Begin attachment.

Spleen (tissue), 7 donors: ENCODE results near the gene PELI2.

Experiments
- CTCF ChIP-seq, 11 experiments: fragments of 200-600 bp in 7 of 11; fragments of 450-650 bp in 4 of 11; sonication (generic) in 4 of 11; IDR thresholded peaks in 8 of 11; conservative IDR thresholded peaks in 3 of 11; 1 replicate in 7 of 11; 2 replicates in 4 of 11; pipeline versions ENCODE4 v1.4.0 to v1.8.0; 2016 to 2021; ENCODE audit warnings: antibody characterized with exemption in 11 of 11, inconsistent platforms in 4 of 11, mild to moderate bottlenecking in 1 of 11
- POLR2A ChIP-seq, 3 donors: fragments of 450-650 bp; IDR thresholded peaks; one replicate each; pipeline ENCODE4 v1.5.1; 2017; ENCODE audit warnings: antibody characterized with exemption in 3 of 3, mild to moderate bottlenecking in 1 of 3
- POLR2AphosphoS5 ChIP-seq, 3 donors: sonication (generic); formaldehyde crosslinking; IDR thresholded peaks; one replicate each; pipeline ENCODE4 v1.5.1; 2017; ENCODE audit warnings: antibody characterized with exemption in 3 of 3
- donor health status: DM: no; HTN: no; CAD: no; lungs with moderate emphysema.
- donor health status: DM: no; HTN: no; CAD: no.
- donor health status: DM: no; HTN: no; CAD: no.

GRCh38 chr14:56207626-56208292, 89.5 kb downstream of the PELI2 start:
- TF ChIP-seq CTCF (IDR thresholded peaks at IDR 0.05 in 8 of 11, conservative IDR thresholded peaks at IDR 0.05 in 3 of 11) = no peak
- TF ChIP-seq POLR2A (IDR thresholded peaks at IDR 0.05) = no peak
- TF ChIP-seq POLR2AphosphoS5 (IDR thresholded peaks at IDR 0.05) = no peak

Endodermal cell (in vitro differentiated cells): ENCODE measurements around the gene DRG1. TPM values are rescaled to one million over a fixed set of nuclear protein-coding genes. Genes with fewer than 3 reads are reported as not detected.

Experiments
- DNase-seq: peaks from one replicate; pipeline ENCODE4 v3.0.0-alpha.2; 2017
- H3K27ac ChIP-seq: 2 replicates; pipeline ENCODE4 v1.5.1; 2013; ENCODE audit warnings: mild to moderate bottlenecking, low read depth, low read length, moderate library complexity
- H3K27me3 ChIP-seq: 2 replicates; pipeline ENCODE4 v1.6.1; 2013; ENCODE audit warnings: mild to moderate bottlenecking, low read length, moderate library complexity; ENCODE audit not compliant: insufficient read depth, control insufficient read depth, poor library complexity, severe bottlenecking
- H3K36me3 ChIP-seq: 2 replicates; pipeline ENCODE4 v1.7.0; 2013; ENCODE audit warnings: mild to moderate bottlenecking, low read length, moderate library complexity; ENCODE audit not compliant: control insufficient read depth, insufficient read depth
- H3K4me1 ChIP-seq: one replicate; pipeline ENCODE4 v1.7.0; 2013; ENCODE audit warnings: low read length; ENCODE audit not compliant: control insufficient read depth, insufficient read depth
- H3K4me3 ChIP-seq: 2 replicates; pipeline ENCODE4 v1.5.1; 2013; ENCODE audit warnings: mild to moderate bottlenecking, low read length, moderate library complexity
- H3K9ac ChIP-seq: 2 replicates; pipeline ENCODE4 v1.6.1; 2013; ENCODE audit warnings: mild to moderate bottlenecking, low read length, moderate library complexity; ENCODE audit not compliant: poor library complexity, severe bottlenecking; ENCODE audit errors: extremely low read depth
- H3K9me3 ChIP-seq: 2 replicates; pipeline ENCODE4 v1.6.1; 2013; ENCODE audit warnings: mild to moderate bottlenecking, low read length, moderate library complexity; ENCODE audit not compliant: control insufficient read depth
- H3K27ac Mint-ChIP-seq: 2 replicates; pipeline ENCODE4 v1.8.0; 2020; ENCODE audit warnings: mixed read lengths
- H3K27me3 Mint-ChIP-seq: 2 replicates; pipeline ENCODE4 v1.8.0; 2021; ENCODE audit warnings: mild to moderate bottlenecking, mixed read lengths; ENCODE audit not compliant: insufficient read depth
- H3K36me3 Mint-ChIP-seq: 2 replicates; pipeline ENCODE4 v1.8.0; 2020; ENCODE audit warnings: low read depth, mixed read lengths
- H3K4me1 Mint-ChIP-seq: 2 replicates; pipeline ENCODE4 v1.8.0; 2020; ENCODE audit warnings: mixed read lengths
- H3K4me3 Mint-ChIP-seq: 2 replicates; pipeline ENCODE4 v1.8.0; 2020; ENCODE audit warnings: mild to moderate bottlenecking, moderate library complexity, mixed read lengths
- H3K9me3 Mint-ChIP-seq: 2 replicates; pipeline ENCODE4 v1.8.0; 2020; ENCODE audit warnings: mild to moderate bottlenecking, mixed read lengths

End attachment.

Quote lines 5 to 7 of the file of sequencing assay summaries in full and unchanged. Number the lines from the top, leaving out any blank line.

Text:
- POLR2AphosphoS5 ChIP-seq, 3 donors: sonication (generic); formaldehyde crosslinking; IDR thresholded peaks; one replicate each; pipeline ENCODE4 v1.5.1; 2017; ENCODE audit warnings: antibody characterized with exemption in 3 of 3
- donor health status: DM: no; HTN: no; CAD: no; lungs with moderate emphysema.
- donor health status: DM: no; HTN: no; CAD: no.